How to Improve your Emotional Quotient in the Workplace

I recently took an online test about Emotional Quotient (EQ) to see where I stood and where I can make improvements. EQ, also known as Emotional Intelligence (EI) or Emotional Intelligence Quotient (EIQ), is defined as one’s ability to recognize, understand, manage, and reason with your own emotions and those of others. I like to think that EQ gets you through life, whereas IQ gets you through school. Unlike Intelligence Quotient (IQ), which science is still unclear about whether or not you can actually improve it, there are several ways to increase your EQ.

So, why would someone want to improve their EQ? Researchers have determined that the higher your EQ is, the more successful you’ll be in life and the workplace. Here are some skills to practice to strengthen your EQ:

Self-Awareness – practice recognizing your moods, emotions, and feelings and how they influence others around you as well as how you react to others. Learning how to appropriately cope, manage, and express your emotions can have lasting impacts on your mental and physical well-being. Having an optimistic mindset at work and seeing the “glass as half-full” can help to inspire and motivate your coworkers. It’s also important to think about your body language – is it positive or negative? Smiling, uncrossing your arms, and maintaining eye contact are just a few forms of positive body language that high EQ people use to attract others and communicate effectively.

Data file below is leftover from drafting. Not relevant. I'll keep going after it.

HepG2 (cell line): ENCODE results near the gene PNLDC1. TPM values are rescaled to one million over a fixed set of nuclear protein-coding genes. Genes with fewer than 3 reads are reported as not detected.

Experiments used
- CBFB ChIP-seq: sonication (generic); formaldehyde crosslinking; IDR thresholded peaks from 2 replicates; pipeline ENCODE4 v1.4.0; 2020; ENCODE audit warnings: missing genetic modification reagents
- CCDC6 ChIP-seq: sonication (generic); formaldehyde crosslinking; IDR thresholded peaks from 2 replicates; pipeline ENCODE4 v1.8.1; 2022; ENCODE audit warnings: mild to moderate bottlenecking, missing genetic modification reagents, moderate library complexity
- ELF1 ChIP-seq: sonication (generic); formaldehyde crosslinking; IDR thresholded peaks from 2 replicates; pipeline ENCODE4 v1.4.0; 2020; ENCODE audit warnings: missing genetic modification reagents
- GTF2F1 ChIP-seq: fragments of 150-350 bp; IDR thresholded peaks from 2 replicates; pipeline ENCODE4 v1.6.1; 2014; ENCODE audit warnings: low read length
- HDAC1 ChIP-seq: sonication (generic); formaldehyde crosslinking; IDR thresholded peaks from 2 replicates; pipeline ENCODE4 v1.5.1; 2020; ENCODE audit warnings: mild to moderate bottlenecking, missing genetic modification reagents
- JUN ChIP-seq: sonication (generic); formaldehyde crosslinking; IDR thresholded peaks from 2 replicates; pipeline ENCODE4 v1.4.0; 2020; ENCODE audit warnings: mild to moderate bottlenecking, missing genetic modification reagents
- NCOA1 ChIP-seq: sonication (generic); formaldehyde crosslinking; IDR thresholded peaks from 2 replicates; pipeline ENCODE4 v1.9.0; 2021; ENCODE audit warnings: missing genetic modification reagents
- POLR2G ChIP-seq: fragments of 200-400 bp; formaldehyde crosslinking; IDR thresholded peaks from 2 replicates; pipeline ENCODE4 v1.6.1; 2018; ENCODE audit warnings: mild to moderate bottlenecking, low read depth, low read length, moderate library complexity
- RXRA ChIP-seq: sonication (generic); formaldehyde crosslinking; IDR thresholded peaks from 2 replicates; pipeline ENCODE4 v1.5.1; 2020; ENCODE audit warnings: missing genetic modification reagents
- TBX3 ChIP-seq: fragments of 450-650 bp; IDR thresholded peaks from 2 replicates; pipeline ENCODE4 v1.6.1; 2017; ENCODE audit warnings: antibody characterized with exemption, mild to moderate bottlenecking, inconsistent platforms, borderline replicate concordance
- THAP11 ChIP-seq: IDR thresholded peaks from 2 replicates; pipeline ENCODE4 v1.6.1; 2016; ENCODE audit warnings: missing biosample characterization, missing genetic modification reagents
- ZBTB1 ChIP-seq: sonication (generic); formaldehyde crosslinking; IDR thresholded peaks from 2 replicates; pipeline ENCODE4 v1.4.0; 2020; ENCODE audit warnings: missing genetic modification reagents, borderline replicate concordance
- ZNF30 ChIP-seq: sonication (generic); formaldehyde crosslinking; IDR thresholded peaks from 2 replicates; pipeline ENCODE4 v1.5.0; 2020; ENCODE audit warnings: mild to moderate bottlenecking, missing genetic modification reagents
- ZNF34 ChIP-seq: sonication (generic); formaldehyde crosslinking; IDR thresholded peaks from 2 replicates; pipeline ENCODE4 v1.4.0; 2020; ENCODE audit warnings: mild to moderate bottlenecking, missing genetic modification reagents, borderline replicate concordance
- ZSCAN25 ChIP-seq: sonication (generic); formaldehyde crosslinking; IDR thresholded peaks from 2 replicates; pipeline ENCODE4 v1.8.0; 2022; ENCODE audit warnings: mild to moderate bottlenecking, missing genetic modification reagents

Empathy – we interact with a multitude of people on a daily basis. When you can understand how a person feels and why they are feeling that way, it will help you to respond accordingly. This is especially important to focus on when non-verbal cues could be missed because facial expressions are hidden behind masks or more conversations are held over the phone rather than in-person. In the workplace, if you come across as judgmental, colleagues will avoid collaboration and sharing new ideas with you.

Social Skills – employees with good social skills communicate better, are great team players, and make stronger leaders. Be an active listener and ask thoughtful questions. Don’t get caught up in office gossip and instead have meaningful conversations with authentic interest. Remember people’s names and use them often and most importantly, spell them correctly!

So, start off the year bettering yourself by taking an EQ test and practicing the skills mentioned above in the workplace. I guarantee you – it will help you be more in tune with yourself and others and result in building rapport with your colleagues, improving work performance, and finding success in your career.




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